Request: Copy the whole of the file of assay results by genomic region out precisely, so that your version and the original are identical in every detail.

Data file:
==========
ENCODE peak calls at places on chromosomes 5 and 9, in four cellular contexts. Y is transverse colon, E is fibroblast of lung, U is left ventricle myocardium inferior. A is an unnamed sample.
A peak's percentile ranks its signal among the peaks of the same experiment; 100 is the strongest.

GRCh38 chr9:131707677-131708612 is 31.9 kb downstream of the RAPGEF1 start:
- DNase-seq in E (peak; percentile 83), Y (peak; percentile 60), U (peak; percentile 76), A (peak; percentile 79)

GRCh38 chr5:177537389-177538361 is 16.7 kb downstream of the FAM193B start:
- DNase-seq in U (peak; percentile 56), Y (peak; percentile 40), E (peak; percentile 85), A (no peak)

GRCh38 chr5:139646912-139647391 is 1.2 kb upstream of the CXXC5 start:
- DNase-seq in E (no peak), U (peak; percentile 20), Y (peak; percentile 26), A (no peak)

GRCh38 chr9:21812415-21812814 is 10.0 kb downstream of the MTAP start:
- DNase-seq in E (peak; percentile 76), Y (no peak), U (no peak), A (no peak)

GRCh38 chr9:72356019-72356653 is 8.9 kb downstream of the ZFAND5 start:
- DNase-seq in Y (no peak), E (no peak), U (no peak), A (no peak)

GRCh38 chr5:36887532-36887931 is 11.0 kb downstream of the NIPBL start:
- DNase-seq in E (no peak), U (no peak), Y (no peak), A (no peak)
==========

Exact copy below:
ENCODE peak calls at places on chromosomes 5 and 9, in four cellular contexts. Y is transverse colon, E is fibroblast of lung, U is left ventricle myocardium inferior. A is an unnamed sample.
A peak's percentile ranks its signal among the peaks of the same experiment; 100 is the strongest.

GRCh38 chr9:131707677-131708612 is 31.9 kb downstream of the RAPGEF1 start:
- DNase-seq in E (peak; percentile 83), Y (peak; percentile 60), U (peak; percentile 76), A (peak; percentile 79)

GRCh38 chr5:177537389-177538361 is 16.7 kb downstream of the FAM193B start:
- DNase-seq in U (peak; percentile 56), Y (peak; percentile 40), E (peak; percentile 85), A (no peak)

GRCh38 chr5:139646912-139647391 is 1.2 kb upstream of the CXXC5 start:
- DNase-seq in E (no peak), U (peak; percentile 20), Y (peak; percentile 26), A (no peak)

GRCh38 chr9:21812415-21812814 is 10.0 kb downstream of the MTAP start:
- DNase-seq in E (peak; percentile 76), Y (no peak), U (no peak), A (no peak)

GRCh38 chr9:72356019-72356653 is 8.9 kb downstream of the ZFAND5 start:
- DNase-seq in Y (no peak), E (no peak), U (no peak), A (no peak)

GRCh38 chr5:36887532-36887931 is 11.0 kb downstream of the NIPBL start:
- DNase-seq in E (no peak), U (no peak), Y (no peak), A (no peak)